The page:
April 6, 2022 – For the first time, the human genome has been documented to the end, much to the delight of scientists.
“It’s a huge and exciting career in the genomic community and the general science and healthcare community,” said Benjamin Solomon, MD, medical director of the National Human Genome Research Institute.
More than 100 scientists have covered the last 8% of the loss of human genetic information and published the findings in a series of six papers in a journal. Science as well as companion papers in other books.
Solomon said his local business was “burned out” these days.
The papers reported that the researchers, a part of the global consortium called Telomere-to-Telomere (T2T), named for the caps at the end of all chromosomes, filled the layers of missing data and change information that could not be read before the last 2. years.
After 2003, researchers reported that the human genome was organized as part of the Human Genome Project, but there were gaps in the wealth of information that could not be accessed at that time.
This 8% loss can unravel the symptoms of mysteries such as how cells make proteins, how people adapt and survive diseases, why diseases develop cancer, how we change medications, and why the human brain is much larger and better at processing information than apes. and many more, scientists say.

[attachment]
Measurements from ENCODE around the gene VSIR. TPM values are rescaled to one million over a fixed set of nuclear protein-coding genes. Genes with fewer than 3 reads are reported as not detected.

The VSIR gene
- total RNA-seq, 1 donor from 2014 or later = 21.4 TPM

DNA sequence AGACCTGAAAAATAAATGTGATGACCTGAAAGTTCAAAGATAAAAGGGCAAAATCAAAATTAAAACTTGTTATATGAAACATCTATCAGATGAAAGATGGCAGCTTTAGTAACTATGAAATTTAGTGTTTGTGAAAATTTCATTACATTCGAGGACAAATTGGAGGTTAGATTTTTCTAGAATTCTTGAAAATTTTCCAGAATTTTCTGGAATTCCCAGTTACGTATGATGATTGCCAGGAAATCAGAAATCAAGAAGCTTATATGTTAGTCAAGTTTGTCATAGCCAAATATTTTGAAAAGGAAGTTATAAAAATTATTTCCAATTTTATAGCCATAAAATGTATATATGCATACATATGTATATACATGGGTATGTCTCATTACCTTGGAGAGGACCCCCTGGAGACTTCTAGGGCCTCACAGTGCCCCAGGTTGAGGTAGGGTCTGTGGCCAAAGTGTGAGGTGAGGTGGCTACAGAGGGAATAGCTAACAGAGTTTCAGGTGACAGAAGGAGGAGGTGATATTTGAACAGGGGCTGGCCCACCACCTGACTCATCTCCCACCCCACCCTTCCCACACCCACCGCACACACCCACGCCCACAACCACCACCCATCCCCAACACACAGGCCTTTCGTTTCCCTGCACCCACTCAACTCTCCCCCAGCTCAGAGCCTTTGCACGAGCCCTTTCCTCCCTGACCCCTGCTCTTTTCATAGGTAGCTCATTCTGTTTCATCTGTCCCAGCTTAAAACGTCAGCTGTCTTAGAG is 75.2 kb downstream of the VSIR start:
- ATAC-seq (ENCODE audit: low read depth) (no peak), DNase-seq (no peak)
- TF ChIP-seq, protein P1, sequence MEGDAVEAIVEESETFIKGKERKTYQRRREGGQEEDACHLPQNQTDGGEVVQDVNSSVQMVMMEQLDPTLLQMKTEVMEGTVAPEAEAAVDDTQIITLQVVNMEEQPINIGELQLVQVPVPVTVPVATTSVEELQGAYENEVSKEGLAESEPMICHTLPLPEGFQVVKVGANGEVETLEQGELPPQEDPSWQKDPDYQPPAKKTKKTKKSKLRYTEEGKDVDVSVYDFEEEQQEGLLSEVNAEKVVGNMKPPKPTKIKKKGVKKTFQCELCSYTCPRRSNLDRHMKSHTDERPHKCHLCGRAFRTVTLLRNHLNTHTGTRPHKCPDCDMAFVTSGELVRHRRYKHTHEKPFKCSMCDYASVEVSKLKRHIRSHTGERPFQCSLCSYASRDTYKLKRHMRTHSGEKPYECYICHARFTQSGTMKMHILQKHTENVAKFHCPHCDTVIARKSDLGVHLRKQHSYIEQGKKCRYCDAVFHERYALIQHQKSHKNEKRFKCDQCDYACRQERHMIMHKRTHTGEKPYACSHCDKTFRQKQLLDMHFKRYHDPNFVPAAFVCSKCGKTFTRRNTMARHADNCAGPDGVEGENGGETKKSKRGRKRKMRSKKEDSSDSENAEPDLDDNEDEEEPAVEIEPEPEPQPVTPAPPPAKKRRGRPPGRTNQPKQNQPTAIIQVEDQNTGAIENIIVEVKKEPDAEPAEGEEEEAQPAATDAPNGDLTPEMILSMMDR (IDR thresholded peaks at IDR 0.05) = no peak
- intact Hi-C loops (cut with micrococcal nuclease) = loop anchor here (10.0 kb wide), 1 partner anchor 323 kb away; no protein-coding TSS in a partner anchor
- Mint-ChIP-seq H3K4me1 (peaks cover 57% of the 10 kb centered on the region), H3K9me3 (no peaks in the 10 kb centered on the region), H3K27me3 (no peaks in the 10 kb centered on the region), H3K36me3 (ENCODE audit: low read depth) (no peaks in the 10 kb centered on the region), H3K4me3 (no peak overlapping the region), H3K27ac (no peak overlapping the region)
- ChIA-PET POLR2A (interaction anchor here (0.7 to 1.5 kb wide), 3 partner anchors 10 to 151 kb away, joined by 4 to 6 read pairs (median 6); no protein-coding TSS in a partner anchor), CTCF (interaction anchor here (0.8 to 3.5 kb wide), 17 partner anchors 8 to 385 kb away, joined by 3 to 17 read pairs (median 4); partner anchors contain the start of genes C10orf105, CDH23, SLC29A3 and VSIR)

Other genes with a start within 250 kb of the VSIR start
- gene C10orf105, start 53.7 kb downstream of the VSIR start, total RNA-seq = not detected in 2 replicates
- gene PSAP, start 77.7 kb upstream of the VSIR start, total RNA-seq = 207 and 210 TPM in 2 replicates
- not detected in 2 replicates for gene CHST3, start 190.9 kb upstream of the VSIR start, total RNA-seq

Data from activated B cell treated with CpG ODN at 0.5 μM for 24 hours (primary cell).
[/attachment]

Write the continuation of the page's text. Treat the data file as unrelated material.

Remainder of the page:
Understanding the human body
Many benefits will be seen in the future, says Solomon, but in the midst of improvements in the near future there will be a clearer direction for comparing gene deficiencies.
He said it was like playing a game for the children to see the small differences in the two pictures.
With layers rather than the genome, it is more difficult to organize the visual acuity, with holes, blurry images, and recording faulty areas, so it is more difficult to understand the difference. Genetically different in the case of a disease.
“There are some issues that we can resolve right now that we couldn’t have before because the genome’s index map is so much better,” Solomon explains.
One of the leaders of the T2T industry, Evan Eichler, PhD, a professor of genome science at the University of Washington in Seattle, said the 8% lost was caused by new human DNA frequently. Called deoxyribonucleic acid, these genetic signals are sometimes repeated thousands of times, making the sequencing technology very difficult to decipher.
Navigating new genetics is “like going in a circle without a door,” said Eichler, who is also part of the Human Genome Project. With advances in the last 2 years, technology is able to separate new genetics and display messages in long and readable strings.
The human genome, with 23 chromosomes, contains 3 billion base pairs, and 8% is returned to add 200 million new base groups, which is like adding one large chromosome. very much in scientific knowledge, he said.
Among the things that a permanent map can help explain a person’s risk of heart disease. Eichler said the new knowledge could help scientists understand what is called “lipoprotein (a).” The piece is kind of relatively new, he said, and people are trying to fix it before it gets lost.
“We haven’t been able to routinely sequence that gene for the last 2 years because the end of the tail – the functional end of the root – has done these long processes,” he said. “Now we have our first full copy,” which allows scientists to ask questions and come up with tests for the link between the gene and heart disease. “It’s a simple example of where this knowledge is very valuable,” Eichler said.